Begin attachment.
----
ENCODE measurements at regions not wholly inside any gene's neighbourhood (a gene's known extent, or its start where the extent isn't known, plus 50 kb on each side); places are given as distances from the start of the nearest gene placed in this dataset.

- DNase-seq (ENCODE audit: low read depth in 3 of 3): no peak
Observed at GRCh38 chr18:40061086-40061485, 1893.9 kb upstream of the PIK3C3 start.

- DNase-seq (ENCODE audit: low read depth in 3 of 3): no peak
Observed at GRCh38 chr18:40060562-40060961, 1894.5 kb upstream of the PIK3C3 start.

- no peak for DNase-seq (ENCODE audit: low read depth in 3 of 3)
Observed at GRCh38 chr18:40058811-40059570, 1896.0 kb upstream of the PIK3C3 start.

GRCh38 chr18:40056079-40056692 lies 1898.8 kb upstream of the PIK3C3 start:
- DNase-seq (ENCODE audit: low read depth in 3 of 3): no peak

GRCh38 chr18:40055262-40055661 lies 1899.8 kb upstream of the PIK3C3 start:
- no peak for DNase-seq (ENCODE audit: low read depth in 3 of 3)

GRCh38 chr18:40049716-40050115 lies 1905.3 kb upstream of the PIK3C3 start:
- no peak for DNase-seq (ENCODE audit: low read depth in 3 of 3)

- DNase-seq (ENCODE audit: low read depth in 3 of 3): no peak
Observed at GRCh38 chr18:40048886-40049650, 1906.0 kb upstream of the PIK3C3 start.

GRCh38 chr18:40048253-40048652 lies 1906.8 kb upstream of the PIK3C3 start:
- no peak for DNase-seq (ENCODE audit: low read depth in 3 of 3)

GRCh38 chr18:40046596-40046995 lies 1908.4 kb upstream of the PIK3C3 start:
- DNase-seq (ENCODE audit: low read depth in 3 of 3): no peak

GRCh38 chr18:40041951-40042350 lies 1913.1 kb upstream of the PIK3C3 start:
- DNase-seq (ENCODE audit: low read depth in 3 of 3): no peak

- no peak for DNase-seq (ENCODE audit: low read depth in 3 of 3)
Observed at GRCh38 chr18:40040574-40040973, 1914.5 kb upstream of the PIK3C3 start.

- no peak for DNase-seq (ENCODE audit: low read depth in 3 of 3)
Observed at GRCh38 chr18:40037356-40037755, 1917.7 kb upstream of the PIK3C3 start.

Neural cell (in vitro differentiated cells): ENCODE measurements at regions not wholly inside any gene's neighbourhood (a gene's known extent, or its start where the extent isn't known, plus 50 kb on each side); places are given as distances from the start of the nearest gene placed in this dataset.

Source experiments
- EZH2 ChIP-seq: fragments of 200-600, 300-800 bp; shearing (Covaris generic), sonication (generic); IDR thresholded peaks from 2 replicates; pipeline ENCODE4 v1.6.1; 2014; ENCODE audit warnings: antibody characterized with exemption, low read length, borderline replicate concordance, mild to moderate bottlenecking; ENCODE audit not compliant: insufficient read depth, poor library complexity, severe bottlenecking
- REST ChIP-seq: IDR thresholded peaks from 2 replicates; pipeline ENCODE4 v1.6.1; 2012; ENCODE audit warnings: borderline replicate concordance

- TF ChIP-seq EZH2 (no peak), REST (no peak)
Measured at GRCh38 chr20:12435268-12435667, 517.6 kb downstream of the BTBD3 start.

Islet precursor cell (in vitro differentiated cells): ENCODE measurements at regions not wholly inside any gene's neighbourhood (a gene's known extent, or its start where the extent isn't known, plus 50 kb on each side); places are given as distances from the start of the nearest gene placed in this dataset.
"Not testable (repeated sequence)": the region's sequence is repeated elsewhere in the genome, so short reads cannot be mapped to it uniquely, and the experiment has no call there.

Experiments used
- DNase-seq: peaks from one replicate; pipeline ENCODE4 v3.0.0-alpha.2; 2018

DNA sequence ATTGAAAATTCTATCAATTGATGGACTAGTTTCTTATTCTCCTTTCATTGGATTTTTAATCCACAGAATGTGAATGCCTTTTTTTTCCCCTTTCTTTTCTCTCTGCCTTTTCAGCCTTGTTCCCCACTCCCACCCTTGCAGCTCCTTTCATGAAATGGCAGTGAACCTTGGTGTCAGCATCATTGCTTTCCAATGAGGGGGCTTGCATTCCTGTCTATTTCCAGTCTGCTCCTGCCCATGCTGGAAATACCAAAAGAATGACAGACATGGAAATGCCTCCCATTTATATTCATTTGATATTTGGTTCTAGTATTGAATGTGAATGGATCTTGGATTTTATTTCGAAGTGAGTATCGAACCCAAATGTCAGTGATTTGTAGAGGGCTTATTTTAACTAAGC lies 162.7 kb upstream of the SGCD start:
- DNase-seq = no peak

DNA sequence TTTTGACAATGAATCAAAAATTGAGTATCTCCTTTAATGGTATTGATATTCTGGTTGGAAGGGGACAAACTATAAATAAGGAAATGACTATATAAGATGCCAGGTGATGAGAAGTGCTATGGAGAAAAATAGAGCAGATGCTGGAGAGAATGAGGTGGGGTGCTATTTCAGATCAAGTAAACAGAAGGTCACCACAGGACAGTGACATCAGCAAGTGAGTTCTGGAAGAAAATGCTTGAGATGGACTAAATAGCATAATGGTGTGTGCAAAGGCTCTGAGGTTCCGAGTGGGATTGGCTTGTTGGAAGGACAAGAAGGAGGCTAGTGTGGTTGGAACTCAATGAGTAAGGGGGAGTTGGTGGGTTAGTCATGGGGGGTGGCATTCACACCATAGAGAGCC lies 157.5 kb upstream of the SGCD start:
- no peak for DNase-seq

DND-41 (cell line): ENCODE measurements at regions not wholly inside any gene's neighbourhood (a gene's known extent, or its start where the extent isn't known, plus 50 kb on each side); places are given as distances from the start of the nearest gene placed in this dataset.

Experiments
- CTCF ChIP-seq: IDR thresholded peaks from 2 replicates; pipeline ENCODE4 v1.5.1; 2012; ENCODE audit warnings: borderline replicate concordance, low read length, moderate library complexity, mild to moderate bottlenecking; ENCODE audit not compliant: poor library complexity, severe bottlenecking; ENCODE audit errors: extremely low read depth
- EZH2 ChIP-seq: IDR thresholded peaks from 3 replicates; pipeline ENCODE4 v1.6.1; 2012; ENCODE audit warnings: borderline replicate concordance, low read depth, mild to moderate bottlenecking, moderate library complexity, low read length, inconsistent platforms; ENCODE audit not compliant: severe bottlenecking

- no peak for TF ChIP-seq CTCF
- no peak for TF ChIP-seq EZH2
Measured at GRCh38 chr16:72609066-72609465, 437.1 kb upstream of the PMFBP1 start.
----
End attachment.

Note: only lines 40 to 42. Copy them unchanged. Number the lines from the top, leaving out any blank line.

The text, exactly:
DND-41 (cell line): ENCODE measurements at regions not wholly inside any gene's neighbourhood (a gene's known extent, or its start where the extent isn't known, plus 50 kb on each side); places are given as distances from the start of the nearest gene placed in this dataset.

Experiments
- CTCF ChIP-seq: IDR thresholded peaks from 2 replicates; pipeline ENCODE4 v1.5.1; 2012; ENCODE audit warnings: borderline replicate concordance, low read length, moderate library complexity, mild to moderate bottlenecking; ENCODE audit not compliant: poor library complexity, severe bottlenecking; ENCODE audit errors: extremely low read depth